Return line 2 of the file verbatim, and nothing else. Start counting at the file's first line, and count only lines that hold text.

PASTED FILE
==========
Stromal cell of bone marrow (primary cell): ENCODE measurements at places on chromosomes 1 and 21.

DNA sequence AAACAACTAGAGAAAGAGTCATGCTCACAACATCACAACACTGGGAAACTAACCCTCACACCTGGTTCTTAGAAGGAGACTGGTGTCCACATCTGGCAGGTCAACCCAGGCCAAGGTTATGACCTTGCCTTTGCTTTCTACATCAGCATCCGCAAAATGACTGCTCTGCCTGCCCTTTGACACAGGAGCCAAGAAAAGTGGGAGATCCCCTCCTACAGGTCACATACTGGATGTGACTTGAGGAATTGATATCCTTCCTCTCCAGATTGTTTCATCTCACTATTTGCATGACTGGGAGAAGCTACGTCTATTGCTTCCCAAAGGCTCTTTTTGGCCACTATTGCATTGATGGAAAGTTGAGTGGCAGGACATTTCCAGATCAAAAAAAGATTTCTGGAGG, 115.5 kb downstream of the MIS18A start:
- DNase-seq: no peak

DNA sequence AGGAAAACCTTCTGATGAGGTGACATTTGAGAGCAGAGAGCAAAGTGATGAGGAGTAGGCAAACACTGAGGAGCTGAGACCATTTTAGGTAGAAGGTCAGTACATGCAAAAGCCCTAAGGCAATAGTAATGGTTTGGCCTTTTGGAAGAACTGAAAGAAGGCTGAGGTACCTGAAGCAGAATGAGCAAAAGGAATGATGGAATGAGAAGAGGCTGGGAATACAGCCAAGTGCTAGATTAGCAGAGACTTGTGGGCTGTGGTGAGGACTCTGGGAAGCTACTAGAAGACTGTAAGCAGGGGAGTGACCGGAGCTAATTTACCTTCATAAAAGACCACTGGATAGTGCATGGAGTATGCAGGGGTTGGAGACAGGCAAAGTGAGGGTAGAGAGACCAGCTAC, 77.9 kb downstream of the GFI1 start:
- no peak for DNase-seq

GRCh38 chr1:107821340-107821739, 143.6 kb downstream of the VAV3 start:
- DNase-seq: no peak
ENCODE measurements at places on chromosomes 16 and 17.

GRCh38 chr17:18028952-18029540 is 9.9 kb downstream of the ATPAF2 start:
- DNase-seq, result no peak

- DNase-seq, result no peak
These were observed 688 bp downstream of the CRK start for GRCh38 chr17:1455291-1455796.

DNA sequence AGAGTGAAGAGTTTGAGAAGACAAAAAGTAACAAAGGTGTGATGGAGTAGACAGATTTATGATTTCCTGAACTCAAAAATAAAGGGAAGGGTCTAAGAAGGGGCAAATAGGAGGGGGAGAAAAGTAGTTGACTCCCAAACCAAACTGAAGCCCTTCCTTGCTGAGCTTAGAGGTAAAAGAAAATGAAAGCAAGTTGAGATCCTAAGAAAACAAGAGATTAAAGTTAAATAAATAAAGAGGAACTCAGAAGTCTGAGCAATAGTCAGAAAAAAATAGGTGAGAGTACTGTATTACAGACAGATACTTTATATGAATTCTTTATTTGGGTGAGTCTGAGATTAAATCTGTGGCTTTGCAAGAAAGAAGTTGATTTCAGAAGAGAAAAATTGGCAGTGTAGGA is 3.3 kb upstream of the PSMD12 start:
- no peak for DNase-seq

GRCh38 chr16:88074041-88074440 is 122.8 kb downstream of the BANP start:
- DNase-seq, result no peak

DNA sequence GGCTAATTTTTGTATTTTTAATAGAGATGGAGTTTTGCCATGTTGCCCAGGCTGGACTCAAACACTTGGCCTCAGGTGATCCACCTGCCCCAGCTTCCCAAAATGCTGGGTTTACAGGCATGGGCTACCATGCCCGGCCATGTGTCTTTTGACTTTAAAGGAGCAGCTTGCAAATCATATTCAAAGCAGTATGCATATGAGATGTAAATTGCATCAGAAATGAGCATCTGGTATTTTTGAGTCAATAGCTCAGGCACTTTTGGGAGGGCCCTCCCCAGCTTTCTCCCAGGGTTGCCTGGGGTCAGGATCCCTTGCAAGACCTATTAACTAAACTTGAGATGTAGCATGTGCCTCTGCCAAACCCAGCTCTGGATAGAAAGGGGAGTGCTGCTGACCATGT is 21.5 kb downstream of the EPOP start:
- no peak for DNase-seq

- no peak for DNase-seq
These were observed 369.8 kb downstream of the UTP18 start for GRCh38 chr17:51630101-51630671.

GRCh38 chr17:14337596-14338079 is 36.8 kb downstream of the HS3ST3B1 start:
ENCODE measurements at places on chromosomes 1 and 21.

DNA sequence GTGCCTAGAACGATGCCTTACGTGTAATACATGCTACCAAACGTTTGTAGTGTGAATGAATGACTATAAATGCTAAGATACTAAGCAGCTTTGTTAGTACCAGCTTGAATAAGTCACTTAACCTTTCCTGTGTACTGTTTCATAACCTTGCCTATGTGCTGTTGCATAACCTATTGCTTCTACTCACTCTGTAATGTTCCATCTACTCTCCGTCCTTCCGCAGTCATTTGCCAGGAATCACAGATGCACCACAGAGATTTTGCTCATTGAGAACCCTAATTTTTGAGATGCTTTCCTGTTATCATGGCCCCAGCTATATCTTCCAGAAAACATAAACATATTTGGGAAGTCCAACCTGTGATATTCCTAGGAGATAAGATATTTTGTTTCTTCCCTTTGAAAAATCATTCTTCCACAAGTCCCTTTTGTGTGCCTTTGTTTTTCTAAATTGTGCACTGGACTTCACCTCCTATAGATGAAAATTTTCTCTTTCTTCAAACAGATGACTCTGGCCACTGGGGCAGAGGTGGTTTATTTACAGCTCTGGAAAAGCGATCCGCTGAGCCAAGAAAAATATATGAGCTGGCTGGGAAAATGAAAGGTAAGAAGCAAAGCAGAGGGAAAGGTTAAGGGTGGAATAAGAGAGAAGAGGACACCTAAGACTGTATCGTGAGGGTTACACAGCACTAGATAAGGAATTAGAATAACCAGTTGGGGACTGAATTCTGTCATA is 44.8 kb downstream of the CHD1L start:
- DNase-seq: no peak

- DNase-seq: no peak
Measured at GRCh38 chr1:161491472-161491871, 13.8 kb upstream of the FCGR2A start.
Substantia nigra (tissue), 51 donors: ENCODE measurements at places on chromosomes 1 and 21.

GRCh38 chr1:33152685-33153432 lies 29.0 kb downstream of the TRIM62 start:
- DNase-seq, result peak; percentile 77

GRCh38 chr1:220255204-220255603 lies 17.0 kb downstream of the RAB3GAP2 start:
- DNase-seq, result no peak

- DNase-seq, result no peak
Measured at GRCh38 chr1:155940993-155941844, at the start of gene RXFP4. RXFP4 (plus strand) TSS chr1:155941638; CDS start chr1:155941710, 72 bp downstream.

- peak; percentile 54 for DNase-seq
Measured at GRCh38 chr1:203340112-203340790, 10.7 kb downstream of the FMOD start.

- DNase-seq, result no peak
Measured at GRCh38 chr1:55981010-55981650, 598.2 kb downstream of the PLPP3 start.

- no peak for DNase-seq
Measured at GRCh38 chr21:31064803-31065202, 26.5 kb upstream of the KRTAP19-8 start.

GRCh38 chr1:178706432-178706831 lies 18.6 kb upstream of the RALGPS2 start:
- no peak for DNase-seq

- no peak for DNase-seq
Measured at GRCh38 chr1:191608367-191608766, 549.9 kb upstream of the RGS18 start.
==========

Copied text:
DNA sequence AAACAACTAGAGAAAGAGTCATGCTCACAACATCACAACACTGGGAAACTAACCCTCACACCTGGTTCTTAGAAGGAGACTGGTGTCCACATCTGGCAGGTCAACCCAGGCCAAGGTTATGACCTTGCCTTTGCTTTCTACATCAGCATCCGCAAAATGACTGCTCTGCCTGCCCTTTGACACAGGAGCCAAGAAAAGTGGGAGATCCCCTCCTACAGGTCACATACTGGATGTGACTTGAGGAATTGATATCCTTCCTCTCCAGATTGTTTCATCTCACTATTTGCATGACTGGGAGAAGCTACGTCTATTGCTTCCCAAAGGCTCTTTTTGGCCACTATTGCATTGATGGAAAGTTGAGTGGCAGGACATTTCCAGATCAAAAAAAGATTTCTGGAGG, 115.5 kb downstream of the MIS18A start: